Michael Bradley per­forms with Northeastern’s Unity Gospel Ensemble at Thursday’s “A Tribute to the Dream” event. Photo by Brooks Canaday

It was clear to me the pit­ting of these move­ments against each other just didn’t make sense,” said Richen, who shared a clip from the film at Thursday’s event. “It seemed so obvious that the move­ments were actu­ally interconnected.”

In his remarks, Aoun also high­lighted the impor­tance of embracing, not shun­ning, diver­sity in our society. He quoted King, saying that “the arc of the uni­verse is long, but it bends towards jus­tice,” and urged those in atten­dance to carry out King’s legacy in their daily lives both on campus and beyond.

North­eastern is bril­liant in its diver­sity,” Aoun added. “We rep­re­sent many races and beliefs. We share a bound­less devo­tion to the prin­ci­ples of equality and free expres­sion. Our diver­sity is not a zero-​​sum game; it is additive.”

Aoun high­lighted two ways in which the North­eastern com­mu­nity embodies King’s com­mit­ment to serving others. On Monday, hun­dreds of North­eastern stu­dents and com­mu­nity mem­bers will par­tic­i­pate in the university’s annual MLK Day of Ser­vice and Lead­er­ship by par­taking in ser­vice projects and work­shops focused on improving the community.

Aoun also hailed the School of Law’s Civil Rights and Restora­tive Jus­tice Project, which is led by law pro­fessor Mar­garet Burnham and con­ducts research and sup­ports policy ini­tia­tives on anti-​​civil rights vio­lence in the United States and other mis­car­riages of jus­tice of that period. Most recently, as a result of CRRJ’s efforts, a state judge in South Car­olina exon­er­ated a 14-​​year-​​old African-​​American youth wrongly con­victed and exe­cuted in 1944 in the deaths of two white girls.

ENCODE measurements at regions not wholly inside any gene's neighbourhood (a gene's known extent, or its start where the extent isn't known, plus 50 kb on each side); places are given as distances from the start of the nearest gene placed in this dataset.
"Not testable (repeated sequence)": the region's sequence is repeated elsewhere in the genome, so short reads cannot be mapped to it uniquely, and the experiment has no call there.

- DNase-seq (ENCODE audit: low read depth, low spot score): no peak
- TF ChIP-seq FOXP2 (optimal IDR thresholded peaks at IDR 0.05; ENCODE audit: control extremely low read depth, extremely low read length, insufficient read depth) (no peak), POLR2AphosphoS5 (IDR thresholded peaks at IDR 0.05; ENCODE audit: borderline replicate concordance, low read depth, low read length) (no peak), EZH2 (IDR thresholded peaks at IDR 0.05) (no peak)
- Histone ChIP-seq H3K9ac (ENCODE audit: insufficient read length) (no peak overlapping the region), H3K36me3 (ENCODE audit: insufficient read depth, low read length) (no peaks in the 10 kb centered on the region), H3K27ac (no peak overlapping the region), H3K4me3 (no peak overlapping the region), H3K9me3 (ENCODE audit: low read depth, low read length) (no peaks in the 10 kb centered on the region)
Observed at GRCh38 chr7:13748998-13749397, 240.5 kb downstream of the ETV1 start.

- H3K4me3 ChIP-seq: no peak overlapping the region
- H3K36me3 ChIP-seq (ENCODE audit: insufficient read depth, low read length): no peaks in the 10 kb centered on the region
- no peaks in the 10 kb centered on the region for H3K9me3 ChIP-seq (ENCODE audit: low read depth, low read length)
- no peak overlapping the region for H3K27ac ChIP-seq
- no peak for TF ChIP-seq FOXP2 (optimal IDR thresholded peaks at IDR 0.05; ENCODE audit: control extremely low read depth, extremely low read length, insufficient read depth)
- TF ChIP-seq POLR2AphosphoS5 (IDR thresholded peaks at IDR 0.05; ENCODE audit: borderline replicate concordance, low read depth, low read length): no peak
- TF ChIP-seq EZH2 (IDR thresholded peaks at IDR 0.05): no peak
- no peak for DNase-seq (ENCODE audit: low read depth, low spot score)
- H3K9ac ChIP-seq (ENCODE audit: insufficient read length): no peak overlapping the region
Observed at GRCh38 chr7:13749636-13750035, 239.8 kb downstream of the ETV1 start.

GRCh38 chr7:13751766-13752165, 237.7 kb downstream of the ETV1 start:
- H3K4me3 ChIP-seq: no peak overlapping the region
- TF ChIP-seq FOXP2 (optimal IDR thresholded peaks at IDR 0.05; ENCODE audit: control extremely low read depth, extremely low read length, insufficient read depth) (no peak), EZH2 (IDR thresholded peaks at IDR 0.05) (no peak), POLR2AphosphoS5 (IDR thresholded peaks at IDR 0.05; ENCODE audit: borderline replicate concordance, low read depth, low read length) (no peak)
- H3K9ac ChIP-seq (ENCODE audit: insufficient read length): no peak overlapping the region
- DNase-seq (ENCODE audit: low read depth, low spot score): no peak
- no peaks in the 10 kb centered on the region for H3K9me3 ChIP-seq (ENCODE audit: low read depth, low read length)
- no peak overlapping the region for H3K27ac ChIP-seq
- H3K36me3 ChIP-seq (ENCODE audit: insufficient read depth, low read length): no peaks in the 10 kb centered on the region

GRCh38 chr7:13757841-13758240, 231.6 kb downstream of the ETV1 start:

Thursday’s pro­gram included two videos that ampli­fied King’s mes­sage. The event began with a black-​​and-​​white video in which Col­lege of Arts, Media and Design lec­turer Mau­rice Emmanuel Parent recited excerpts from King’s Nobel Peace Prize accep­tance speech in 1963. A second video fea­tured North­eastern stu­dents and local youth reciting parts of King’s “I have a dream” speech and dis­cussing how his mes­sage car­ries for­ward today.

The event closed with Northeastern’s Unity Gospel Ensemble per­forming two songs: Wake Up Every­body by Teddy Pen­der­grass and Some­body to Love by Queen.

  • A standing-room-only crowd filled the Curry Student Center Ballroom....Photo by Matthew Modoono/Northeastern University

  • Yoruba Richen, filmmaker and director of the documentary The New Black, discussed the intersection of the civil rights movement and LGBTQ rights....Photo by Matthew Modoono/Northeastern University

  • President Joseph E. Aoun delivered remarks....Photo by Brooks Canaday/Northeastern University

  • Students listened to Yoruba Richen speak....Photo by Matthew Modoono/Northeastern University

  • President Joseph E. Aoun delivered remarks....Photo by Brooks Canaday/Northeastern University

  • The Northeastern University Unity Gospel Ensemble performed on stage....Photo by Brooks Canaday/Northeastern University